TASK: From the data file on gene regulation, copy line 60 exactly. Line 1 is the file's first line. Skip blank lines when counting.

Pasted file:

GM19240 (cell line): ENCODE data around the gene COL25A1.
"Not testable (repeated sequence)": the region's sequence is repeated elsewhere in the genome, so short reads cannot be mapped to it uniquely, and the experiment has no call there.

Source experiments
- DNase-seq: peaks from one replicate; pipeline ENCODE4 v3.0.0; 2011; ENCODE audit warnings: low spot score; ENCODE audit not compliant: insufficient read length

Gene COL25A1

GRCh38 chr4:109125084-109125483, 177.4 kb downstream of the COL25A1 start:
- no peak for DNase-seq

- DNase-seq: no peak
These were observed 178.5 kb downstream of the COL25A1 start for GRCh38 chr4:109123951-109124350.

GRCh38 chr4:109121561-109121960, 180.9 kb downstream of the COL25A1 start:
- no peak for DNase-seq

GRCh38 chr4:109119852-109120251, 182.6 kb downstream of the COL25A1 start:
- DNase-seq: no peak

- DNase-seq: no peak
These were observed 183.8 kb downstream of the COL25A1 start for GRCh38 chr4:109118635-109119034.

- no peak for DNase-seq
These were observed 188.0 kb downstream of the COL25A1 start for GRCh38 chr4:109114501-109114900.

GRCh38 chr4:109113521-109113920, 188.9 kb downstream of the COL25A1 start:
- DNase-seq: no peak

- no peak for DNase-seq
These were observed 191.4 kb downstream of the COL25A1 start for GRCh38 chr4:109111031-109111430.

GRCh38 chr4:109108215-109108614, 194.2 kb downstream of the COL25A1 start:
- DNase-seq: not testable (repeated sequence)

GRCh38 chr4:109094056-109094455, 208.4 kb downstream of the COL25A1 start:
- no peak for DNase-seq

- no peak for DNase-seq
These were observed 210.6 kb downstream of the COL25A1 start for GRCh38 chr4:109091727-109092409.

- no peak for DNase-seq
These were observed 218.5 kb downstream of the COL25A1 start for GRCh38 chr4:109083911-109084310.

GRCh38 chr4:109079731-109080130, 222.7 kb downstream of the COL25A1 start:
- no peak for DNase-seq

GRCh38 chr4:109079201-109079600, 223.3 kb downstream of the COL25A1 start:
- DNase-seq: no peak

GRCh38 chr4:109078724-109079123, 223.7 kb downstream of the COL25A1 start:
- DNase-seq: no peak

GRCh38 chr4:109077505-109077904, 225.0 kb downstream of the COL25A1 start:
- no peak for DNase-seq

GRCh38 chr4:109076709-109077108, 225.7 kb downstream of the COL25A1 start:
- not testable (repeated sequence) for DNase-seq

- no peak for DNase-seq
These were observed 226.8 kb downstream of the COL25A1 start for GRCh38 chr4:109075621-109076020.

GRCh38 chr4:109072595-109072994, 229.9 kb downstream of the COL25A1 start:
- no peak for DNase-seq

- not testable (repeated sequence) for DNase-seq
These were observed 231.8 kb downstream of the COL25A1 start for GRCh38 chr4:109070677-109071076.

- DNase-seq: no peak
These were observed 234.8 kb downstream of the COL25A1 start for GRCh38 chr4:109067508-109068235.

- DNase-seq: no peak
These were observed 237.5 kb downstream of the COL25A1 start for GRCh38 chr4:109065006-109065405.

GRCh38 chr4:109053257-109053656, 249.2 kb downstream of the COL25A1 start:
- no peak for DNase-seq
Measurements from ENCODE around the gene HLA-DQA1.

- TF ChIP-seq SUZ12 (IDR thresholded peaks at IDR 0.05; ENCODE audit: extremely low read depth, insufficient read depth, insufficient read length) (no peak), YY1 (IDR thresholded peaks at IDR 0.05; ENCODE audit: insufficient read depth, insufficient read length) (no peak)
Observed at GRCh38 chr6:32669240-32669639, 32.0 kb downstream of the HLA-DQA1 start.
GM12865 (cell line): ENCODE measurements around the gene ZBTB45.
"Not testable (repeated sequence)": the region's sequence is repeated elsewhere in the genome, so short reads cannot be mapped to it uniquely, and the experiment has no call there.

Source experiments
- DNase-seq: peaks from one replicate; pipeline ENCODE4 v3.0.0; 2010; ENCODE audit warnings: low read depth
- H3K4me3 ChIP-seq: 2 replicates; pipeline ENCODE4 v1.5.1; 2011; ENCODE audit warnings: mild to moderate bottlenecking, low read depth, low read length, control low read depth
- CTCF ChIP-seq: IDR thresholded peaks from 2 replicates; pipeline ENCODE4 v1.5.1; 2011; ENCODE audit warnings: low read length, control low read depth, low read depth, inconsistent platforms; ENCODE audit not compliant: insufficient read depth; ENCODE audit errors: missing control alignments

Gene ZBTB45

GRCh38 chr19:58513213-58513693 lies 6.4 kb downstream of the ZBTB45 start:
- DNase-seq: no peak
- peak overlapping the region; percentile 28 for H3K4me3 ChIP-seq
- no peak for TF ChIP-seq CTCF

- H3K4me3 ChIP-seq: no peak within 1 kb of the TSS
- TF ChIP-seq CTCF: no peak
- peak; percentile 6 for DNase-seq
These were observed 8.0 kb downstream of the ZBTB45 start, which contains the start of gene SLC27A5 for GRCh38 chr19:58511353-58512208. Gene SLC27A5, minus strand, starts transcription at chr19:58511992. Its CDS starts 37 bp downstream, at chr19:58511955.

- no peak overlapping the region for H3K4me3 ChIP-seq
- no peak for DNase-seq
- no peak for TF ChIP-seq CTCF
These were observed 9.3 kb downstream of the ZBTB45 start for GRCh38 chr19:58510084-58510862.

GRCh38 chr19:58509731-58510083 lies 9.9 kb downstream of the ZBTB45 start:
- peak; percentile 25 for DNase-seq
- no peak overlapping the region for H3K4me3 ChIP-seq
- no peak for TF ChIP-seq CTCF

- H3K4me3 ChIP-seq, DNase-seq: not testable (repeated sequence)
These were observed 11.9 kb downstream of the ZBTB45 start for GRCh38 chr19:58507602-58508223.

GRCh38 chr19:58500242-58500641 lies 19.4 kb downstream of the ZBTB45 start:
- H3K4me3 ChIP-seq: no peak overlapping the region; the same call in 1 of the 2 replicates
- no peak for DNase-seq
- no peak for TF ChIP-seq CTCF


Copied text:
- CTCF ChIP-seq: IDR thresholded peaks from 2 replicates; pipeline ENCODE4 v1.5.1; 2011; ENCODE audit warnings: low read length, control low read depth, low read depth, inconsistent platforms; ENCODE audit not compliant: insufficient read depth; ENCODE audit errors: missing control alignments